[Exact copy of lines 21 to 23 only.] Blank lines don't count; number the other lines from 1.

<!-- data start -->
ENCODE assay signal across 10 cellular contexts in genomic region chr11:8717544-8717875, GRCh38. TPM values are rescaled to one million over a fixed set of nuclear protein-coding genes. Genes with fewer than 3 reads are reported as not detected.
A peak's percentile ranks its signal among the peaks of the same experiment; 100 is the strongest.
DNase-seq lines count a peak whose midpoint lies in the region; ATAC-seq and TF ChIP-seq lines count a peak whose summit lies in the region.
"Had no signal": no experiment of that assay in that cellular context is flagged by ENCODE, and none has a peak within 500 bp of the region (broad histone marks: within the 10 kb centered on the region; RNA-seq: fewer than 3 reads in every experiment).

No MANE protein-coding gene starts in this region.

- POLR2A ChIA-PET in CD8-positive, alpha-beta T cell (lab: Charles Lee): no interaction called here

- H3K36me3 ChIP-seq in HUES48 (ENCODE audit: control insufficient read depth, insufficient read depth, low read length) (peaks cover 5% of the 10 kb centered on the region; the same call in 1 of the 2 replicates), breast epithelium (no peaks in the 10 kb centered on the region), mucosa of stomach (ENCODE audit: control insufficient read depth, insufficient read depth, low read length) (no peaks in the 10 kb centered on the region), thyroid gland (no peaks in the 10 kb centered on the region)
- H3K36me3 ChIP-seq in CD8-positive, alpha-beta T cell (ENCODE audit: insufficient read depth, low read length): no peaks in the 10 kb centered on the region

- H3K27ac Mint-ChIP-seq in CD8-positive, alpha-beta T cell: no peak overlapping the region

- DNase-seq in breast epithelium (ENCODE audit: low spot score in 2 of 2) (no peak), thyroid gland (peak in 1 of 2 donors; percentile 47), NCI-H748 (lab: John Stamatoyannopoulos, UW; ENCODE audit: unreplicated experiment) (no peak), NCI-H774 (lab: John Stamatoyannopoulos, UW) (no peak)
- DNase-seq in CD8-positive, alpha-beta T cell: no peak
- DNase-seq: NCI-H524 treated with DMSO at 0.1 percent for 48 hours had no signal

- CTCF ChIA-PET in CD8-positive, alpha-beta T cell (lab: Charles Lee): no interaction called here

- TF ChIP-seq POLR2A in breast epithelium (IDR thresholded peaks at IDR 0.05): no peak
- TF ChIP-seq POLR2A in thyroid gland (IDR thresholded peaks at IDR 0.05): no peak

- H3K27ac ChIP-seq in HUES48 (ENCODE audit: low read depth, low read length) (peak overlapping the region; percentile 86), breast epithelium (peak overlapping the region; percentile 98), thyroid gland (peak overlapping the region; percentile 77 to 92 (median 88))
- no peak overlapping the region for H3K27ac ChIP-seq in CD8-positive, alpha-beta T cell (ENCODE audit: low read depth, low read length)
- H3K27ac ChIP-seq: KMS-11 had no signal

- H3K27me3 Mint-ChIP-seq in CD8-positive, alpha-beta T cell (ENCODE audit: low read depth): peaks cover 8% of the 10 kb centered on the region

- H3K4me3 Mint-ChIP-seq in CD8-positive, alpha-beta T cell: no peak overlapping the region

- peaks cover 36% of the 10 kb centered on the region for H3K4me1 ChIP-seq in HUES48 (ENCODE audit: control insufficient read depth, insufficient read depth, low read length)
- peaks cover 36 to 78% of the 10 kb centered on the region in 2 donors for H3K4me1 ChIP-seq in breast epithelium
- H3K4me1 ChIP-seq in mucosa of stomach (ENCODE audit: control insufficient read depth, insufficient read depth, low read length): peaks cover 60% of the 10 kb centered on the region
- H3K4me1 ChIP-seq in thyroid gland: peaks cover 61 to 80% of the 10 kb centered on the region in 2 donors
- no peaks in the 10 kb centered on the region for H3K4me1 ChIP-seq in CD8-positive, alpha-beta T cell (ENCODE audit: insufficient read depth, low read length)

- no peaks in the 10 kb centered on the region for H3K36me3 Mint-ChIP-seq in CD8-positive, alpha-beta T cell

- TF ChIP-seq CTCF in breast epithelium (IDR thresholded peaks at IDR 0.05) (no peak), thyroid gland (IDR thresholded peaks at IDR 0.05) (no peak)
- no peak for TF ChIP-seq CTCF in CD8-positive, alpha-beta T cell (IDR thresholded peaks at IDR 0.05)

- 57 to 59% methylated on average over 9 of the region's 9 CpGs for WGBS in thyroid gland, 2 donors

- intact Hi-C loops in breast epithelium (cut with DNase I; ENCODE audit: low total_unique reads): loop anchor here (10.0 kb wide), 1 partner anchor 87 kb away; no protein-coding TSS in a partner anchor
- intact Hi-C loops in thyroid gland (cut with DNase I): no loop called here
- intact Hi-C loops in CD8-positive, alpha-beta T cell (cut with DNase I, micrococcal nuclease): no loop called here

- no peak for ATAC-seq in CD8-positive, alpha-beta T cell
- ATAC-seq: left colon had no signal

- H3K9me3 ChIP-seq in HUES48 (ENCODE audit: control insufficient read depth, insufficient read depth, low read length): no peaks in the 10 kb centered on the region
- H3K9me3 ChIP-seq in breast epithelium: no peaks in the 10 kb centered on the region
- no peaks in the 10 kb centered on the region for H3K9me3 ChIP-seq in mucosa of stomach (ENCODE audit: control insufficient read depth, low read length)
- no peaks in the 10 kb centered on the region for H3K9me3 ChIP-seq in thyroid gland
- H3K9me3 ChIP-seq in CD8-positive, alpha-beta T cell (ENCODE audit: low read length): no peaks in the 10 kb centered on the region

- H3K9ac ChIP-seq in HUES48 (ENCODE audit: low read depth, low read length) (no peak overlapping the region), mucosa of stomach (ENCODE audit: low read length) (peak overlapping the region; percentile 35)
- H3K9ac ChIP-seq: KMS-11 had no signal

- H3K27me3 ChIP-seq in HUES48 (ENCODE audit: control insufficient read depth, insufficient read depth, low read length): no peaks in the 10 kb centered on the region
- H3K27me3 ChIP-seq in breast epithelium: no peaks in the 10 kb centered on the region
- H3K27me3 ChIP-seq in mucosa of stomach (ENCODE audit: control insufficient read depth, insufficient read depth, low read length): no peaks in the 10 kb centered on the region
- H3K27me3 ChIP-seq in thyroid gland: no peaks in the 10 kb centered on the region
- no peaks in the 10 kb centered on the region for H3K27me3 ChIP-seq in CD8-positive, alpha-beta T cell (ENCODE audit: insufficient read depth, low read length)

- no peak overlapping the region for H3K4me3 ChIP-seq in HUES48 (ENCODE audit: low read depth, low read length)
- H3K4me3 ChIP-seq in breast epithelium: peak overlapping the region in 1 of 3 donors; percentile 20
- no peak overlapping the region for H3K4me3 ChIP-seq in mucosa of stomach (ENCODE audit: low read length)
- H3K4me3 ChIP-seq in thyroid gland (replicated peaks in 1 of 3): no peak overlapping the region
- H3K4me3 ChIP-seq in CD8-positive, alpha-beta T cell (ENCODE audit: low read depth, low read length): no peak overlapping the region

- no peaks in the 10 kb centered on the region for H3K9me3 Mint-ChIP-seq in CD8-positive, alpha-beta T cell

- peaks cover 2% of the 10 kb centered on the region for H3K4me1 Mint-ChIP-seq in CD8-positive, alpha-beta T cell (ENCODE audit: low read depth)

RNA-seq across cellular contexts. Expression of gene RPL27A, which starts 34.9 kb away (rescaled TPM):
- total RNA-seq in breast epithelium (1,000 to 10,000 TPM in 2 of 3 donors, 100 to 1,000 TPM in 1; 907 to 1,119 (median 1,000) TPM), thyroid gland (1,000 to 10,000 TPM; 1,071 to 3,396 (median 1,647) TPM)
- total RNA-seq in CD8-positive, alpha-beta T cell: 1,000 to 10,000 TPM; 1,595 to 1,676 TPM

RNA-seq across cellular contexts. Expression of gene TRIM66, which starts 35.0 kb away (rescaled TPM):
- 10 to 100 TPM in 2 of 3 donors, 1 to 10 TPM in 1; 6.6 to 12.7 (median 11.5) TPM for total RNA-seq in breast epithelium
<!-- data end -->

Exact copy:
- peaks cover 36% of the 10 kb centered on the region for H3K4me1 ChIP-seq in HUES48 (ENCODE audit: control insufficient read depth, insufficient read depth, low read length)
- peaks cover 36 to 78% of the 10 kb centered on the region in 2 donors for H3K4me1 ChIP-seq in breast epithelium
- H3K4me1 ChIP-seq in mucosa of stomach (ENCODE audit: control insufficient read depth, insufficient read depth, low read length): peaks cover 60% of the 10 kb centered on the region